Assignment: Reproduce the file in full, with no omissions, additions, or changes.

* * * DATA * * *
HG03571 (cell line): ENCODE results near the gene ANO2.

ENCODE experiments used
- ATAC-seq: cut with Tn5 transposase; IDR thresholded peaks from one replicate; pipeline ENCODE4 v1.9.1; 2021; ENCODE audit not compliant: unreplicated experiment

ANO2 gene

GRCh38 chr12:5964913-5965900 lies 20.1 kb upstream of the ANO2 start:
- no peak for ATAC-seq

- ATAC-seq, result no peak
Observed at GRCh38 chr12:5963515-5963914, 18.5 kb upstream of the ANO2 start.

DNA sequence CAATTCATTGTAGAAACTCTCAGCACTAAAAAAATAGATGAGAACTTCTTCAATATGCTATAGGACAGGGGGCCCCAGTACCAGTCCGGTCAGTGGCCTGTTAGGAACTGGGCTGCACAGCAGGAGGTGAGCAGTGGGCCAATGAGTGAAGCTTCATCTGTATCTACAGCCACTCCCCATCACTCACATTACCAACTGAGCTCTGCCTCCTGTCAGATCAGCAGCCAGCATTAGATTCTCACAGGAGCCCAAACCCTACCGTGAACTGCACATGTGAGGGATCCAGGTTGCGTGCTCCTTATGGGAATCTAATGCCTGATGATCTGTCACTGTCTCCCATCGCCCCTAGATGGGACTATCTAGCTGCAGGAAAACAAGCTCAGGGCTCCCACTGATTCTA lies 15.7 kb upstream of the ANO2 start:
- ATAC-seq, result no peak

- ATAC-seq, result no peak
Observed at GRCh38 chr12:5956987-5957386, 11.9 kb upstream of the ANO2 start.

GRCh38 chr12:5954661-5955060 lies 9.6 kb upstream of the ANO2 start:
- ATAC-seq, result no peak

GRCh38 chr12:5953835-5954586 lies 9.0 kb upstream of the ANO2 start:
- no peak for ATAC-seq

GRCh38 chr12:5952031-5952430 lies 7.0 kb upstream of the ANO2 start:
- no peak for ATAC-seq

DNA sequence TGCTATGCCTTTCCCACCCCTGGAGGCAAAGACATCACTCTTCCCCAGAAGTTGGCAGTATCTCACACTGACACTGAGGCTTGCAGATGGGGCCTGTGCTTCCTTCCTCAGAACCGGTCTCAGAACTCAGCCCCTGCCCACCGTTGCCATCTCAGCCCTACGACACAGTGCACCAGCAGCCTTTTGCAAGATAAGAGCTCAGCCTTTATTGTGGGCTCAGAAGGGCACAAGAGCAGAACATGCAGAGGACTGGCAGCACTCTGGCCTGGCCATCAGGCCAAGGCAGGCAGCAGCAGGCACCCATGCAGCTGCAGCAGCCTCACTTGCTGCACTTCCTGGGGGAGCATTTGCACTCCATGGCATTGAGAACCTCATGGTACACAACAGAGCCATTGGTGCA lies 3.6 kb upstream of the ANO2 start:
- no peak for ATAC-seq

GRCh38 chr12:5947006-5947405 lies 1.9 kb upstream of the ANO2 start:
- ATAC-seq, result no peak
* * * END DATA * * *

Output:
HG03571 (cell line): ENCODE results near the gene ANO2.

ENCODE experiments used
- ATAC-seq: cut with Tn5 transposase; IDR thresholded peaks from one replicate; pipeline ENCODE4 v1.9.1; 2021; ENCODE audit not compliant: unreplicated experiment

ANO2 gene

GRCh38 chr12:5964913-5965900 lies 20.1 kb upstream of the ANO2 start:
- no peak for ATAC-seq

- ATAC-seq, result no peak
Observed at GRCh38 chr12:5963515-5963914, 18.5 kb upstream of the ANO2 start.

DNA sequence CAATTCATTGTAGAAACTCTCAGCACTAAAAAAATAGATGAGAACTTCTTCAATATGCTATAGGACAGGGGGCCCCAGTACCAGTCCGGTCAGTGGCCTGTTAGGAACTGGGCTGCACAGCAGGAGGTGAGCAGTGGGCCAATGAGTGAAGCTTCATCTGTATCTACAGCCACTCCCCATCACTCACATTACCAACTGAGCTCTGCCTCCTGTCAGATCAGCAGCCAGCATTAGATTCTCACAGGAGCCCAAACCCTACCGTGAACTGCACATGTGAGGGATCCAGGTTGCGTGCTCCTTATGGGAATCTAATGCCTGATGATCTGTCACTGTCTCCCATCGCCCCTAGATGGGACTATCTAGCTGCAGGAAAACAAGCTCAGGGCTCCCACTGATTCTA lies 15.7 kb upstream of the ANO2 start:
- ATAC-seq, result no peak

- ATAC-seq, result no peak
Observed at GRCh38 chr12:5956987-5957386, 11.9 kb upstream of the ANO2 start.

GRCh38 chr12:5954661-5955060 lies 9.6 kb upstream of the ANO2 start:
- ATAC-seq, result no peak

GRCh38 chr12:5953835-5954586 lies 9.0 kb upstream of the ANO2 start:
- no peak for ATAC-seq

GRCh38 chr12:5952031-5952430 lies 7.0 kb upstream of the ANO2 start:
- no peak for ATAC-seq

DNA sequence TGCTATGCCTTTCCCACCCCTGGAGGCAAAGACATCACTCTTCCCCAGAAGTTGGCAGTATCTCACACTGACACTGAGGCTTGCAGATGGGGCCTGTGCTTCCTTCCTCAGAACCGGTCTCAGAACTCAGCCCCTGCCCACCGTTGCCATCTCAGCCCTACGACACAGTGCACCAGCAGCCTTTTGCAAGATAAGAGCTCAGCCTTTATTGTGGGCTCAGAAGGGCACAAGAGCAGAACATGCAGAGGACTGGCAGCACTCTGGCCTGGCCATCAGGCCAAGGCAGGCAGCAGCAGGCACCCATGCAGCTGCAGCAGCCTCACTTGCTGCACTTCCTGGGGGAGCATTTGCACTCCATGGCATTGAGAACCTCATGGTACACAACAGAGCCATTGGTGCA lies 3.6 kb upstream of the ANO2 start:
- no peak for ATAC-seq

GRCh38 chr12:5947006-5947405 lies 1.9 kb upstream of the ANO2 start:
- ATAC-seq, result no peak